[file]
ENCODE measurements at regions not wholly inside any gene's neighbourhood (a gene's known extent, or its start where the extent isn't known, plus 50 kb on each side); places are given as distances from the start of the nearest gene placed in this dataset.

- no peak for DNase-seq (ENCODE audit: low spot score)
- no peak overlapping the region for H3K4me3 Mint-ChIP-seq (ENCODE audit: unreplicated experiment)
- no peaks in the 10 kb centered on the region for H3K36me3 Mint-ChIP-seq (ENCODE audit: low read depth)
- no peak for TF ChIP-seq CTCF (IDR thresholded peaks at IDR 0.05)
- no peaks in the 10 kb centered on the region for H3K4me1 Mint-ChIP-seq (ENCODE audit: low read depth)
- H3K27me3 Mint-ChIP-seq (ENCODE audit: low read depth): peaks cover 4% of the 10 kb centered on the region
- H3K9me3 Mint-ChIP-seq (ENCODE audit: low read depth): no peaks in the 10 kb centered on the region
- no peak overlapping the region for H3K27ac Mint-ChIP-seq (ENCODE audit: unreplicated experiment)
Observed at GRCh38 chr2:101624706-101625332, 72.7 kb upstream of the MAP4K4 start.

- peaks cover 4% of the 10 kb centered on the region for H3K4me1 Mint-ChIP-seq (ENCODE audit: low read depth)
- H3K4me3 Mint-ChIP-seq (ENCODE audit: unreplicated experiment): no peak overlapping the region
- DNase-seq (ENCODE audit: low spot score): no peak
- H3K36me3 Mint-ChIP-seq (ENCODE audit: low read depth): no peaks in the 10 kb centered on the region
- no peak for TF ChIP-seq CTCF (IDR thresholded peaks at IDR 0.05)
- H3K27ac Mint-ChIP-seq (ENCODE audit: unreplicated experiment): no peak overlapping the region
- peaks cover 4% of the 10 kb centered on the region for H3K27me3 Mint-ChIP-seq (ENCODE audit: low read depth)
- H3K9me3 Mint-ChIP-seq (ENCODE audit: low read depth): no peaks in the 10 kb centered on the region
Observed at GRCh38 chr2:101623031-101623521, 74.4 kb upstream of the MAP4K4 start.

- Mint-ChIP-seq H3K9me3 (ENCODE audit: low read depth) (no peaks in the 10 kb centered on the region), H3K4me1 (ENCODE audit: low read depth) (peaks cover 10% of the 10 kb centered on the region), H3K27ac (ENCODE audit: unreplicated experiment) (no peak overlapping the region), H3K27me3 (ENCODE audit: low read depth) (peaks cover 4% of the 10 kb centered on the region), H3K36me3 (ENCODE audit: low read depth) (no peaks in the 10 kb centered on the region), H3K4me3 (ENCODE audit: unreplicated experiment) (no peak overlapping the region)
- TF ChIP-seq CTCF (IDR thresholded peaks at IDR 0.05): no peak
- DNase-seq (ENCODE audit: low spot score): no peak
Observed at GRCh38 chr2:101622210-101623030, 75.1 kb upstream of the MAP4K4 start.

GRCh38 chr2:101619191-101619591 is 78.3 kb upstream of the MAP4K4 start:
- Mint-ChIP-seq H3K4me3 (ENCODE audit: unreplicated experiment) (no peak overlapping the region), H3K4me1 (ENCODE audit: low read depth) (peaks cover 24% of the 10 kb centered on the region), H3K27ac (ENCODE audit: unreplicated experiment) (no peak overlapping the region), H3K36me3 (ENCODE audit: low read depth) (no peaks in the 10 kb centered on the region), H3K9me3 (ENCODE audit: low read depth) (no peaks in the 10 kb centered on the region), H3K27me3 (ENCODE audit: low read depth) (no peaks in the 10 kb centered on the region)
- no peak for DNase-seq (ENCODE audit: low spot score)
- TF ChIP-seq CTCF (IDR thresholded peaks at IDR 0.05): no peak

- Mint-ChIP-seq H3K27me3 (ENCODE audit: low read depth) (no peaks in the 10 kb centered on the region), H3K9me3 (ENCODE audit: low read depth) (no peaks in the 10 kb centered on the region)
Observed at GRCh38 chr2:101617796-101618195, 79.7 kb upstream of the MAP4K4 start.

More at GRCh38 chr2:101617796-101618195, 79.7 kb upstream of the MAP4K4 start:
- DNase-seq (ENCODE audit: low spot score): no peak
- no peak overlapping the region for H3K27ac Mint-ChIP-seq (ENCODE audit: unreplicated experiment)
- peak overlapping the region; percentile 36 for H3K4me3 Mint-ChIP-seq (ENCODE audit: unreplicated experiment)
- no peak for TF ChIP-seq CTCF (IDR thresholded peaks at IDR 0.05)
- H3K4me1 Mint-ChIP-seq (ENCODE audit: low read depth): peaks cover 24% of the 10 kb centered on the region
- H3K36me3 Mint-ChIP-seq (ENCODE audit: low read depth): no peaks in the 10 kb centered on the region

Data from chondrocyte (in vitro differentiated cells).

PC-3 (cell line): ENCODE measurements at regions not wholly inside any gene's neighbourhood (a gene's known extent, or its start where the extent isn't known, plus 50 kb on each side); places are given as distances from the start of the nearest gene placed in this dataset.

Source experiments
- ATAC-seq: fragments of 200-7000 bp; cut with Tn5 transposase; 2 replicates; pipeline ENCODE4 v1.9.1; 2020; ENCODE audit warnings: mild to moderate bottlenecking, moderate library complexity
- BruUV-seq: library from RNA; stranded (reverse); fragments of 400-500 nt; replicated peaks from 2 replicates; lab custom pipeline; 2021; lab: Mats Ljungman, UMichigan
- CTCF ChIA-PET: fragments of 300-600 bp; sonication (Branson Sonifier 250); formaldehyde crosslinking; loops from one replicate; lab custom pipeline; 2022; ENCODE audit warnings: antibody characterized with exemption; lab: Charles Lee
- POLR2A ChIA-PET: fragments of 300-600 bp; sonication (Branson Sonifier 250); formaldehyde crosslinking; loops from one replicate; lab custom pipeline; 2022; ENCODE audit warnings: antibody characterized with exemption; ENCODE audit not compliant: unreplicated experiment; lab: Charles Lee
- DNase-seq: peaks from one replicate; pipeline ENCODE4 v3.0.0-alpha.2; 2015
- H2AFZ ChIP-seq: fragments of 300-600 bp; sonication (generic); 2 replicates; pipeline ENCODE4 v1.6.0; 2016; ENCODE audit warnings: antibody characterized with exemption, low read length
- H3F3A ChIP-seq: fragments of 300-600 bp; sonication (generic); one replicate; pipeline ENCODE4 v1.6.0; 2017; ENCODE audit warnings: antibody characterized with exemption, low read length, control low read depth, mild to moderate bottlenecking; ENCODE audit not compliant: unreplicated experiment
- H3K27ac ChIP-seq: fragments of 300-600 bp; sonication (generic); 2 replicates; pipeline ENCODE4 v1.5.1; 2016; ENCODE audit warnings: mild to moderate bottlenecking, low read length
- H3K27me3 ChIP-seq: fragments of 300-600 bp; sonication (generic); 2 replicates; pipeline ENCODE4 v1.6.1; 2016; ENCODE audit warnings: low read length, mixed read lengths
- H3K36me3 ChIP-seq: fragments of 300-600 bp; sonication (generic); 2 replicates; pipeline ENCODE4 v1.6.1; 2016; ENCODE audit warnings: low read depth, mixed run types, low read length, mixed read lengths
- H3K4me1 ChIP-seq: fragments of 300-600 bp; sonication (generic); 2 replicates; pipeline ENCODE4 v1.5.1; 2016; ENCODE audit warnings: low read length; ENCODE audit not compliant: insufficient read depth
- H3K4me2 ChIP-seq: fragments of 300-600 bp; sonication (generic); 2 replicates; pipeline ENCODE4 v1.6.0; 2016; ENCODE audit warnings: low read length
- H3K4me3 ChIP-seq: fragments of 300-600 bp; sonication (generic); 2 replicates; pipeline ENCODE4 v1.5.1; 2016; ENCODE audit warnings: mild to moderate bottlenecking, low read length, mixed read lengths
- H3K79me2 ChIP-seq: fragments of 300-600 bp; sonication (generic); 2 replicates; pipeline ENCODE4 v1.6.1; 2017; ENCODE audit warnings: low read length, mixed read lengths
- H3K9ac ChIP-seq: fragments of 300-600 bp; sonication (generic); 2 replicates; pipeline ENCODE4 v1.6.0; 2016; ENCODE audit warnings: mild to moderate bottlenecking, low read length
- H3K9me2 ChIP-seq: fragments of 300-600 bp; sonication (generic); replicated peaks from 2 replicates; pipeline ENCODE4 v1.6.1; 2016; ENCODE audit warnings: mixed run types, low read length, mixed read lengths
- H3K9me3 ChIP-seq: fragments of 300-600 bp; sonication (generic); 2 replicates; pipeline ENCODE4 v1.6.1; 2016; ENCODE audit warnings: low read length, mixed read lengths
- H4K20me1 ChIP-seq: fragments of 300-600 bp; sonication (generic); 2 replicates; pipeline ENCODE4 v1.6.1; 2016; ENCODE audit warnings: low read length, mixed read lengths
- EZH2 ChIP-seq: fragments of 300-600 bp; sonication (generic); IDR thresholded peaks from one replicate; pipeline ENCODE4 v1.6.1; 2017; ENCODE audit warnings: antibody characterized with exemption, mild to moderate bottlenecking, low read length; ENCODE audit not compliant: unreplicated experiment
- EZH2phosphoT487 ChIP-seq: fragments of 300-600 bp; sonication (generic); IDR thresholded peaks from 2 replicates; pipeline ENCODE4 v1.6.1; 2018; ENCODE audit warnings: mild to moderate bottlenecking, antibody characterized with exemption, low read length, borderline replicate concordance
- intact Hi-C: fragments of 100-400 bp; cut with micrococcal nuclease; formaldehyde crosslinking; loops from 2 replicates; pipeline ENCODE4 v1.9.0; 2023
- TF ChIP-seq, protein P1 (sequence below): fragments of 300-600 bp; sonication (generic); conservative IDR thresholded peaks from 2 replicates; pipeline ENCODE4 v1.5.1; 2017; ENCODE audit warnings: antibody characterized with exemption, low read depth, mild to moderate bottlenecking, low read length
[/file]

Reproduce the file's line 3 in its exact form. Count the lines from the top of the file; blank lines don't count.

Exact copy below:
- no peak overlapping the region for H3K4me3 Mint-ChIP-seq (ENCODE audit: unreplicated experiment)